This April, the Fort Worth Report is spotlighting individuals and institutions across Tarrant County who are working to create a more sustainable community. This is the second story in our 2023 Earth Month series. Read previous stories here.

In his professional life, Nathan Loftice thinks globally.

He’s worked on sustainability issues for companies like FedEx and BNSF Railway. As president and CEO of EarthX, a Dallas-based nonprofit organization, he hosts conferences focused on the world’s most pressing environmental challenges. 

But Loftice’s personal passion, reflecting his love of Fort Worth, is all local. After spotting volunteers planting trees on Randol Mill Road several years ago, Loftice found his way to serving on the board of Texas Blossoms, a nonprofit that beautifies Fort Worth and other cities through planting flowering trees. 

If you go…

What: Back in Bloom Gala benefiting Texas Blossoms
Admission: Tickets ranging from $50 to $150. Learn more here.
Address: Nick and Lou Martin University Center
              3165 E Rosedale St., Fort Worth, Texas 76105
When: 6 p.m. April 15

“Where do I get the highest return on investment of my time?” Loftice said. “It’s planting those trees. It takes me home, to be honest with you.”

Members of economic redevelopment organization East Fort Worth Inc. formed the first iteration of Texas Blossoms in 2015, according to Paul Kerpoe, the organization’s secretary and fundraising chair. 

Eastside Blossoms, as it was then known, came into focus during a Friday afternoon meeting over whiskey, Kerpoe said. Jerry Barton, a longtime east Fort Worth booster, told the story of how prominent Fort Worth couple Anne and Charles Tandy once dreamed of lining the Trinity River with cherry blossoms. 

“We thought it was a really great story,” Kerpoe said. “Jerry said: ‘Well, why don’t we do that now?’ We decided cherry blossoms weren’t the right tree to plant, but we found the right trees. And since we’re all eastsiders, we said we’d start along the east side.” 

Since then, the organization has planted and maintained about 1,600 trees in east Fort Worth, each bringing a vibrant hue to the area when they flower each spring. 

Unlike cherry blossoms, which would have trouble surviving the region’s summer heat waves, tree species like Texas Rosebud, Mexican Plum and Eve’s Necklace have flourished along Randol Mill Road and other project sites. 

The beautification effort comes with a price tag. Depending on climate and time of year, crews hired by Texas Blossoms must water the trees at least once every two weeks and, during extreme heat and drought, once every five days. The cost comes out to about $750 per watering, according to Texas Blossoms’ website.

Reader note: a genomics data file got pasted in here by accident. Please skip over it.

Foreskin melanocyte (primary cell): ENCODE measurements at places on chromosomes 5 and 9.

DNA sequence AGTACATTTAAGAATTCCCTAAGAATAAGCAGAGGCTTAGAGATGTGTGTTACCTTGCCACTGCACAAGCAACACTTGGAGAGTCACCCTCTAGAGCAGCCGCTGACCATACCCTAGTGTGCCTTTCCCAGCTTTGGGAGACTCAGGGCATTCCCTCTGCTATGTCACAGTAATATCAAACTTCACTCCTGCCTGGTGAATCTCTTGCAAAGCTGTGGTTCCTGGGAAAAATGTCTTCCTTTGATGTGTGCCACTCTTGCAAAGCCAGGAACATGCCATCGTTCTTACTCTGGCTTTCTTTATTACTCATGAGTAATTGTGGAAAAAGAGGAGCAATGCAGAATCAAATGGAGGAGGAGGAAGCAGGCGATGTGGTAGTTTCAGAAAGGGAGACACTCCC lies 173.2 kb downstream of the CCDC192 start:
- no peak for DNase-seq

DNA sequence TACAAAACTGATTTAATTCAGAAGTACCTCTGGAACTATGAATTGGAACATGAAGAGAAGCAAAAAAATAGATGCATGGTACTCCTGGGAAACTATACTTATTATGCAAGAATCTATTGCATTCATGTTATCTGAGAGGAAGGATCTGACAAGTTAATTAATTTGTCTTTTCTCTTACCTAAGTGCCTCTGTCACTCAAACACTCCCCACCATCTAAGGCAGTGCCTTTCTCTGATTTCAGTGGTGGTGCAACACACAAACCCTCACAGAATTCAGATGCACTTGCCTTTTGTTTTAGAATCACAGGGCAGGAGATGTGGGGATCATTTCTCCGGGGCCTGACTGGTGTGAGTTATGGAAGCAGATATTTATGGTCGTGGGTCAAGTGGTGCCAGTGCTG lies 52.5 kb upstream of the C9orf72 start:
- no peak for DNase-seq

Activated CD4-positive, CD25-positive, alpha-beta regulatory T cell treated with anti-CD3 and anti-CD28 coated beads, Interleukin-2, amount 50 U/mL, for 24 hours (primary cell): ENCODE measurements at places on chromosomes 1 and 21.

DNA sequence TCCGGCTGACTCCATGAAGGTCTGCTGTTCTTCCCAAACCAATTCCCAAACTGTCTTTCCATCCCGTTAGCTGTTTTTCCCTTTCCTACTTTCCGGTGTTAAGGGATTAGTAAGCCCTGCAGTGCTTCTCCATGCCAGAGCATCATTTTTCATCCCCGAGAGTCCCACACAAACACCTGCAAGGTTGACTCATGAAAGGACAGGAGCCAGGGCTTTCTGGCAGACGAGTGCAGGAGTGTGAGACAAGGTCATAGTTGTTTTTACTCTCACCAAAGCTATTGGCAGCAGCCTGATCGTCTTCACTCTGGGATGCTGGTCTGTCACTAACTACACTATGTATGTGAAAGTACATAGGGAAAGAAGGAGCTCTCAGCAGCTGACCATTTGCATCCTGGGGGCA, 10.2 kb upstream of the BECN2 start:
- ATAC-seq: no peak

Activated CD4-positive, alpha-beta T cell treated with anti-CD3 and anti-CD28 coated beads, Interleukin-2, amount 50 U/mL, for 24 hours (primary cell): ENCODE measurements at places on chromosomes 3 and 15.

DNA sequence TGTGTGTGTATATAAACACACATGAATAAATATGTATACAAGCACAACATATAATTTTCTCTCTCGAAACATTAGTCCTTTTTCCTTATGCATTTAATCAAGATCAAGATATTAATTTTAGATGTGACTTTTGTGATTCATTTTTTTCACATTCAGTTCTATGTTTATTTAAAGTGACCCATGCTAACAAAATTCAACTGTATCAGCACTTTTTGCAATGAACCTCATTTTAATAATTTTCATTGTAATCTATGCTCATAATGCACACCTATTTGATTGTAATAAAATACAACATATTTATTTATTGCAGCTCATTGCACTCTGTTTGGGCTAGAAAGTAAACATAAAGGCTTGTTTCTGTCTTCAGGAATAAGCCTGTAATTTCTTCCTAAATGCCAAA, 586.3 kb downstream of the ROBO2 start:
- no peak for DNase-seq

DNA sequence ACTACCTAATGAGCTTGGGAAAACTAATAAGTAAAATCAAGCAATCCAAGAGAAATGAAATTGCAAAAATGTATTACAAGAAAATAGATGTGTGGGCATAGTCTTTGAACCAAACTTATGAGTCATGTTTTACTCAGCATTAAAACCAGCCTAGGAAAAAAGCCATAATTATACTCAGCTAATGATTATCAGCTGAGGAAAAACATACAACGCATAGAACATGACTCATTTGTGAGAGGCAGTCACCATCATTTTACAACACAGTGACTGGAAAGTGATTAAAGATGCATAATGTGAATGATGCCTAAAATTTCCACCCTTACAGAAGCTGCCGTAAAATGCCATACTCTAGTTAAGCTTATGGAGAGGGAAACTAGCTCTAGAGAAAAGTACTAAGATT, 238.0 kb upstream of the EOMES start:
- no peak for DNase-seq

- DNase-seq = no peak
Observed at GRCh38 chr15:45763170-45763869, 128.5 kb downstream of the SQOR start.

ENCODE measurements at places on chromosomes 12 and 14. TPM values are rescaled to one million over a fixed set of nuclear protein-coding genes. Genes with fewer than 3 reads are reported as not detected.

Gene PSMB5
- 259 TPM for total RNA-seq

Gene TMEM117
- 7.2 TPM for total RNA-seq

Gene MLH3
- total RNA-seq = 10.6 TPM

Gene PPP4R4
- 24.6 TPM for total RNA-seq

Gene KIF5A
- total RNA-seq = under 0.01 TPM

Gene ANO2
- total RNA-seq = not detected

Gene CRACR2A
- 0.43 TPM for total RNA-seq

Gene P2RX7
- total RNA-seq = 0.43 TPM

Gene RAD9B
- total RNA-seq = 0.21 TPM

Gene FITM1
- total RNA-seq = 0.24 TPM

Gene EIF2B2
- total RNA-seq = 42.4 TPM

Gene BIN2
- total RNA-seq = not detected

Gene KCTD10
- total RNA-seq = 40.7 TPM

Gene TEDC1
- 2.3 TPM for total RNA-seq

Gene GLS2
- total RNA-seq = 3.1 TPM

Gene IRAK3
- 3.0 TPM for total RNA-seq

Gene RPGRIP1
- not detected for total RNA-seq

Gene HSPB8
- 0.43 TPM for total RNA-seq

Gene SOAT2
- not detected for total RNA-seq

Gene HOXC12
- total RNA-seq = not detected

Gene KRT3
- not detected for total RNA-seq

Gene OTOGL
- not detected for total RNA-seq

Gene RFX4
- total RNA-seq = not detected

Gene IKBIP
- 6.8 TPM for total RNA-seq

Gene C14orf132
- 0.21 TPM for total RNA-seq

“Last summer, we were going every five days,” Kerpoe said. “Most of our donations go to the city of Fort Worth’s water department, because watering is our biggest expense.” 

From left to right: Eve’s Necklace, Texas Mountain Laurel and Mexican Plum are among the blossoming trees planted by Texas Blossoms. (Wikimedia Commons, Robert Nunnally | Flickr)

Through the organization’s annual gala, set for April 15 at Texas Wesleyan University, leaders hope to rally funding for their mission, which has expanded beyond the eastside in recent years. Tickets for the event are on sale until the end of April 10.

Since transitioning from Eastside Blossoms to Texas Blossoms, the group has partnered with the city’s library system to plant trees at 10 branches, including several in southwest Fort Worth. If all goes to plan, saplings will be on their way to the north side as well. 

Kerpoe and other volunteers recently met with Fort Worth’s transportation and public works department to learn how Texas Blossoms could plant trees as the city repairs and develops roadways. The organization also sees opportunities to work with Fort Worth ISD campuses beyond eastside schools, he added. 

Like his fellow board members, Loftice is eager to take the Texas Blossoms message to other parts of the state and beyond. He wants residents in other cities, like San Antonio or Houston, to pick up the torch and form their own chapters. 

“We have big aspirations,” Loftice said. “EarthX went from Earth Day Dallas to Earth Day Texas to EarthX. So Blossoms needs to go from Eastside Blossoms to Texas Blossoms to Earth Blossoms, however big we want to get. We need people to open their checkbooks so we can plant more trees.” 

Nathan Loftice, left, stands with District 5 Councilmember Gyna Bivens, Texas Blossoms founder Jerry Barton and board member Melissa Loftice. (Courtesy image | Texas Blossoms)

Loftice’s sense of urgency comes not only from the air quality and heat reduction benefits associated with tree planting, but the memories that it creates within families, including his own. 

He grew up on a rural Collin County ranch, where he spent hours working alongside his grandmother in her garden. Later in life, Loftice became passionate about increasing habitats for pollinators like monarch butterflies. 

Loftice wants to pass that knowledge onto the next generation, which is growing up amid an explosion of rooftops and population growth in North Texas. 

“Just seeing the beauty of a tree is the thing I love the most – and the impact it has on my children when we plant them,” Loftice said. “We used to plant the trees early in the morning, during baseball season. I had my son out there in his baseball gear, helping me dig a hole to plant the tree. It’s one thing that you can do with your parents and your children.” 

Haley Samsel is the environmental reporter for the Fort Worth Report. You can reach them at

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Haley SamselEnvironmental Reporter

Haley Samsel is the environmental reporter for the Fort Worth Report. You can reach them at Her coverage is made possible by a grant from the Marilyn Brachman Hoffman...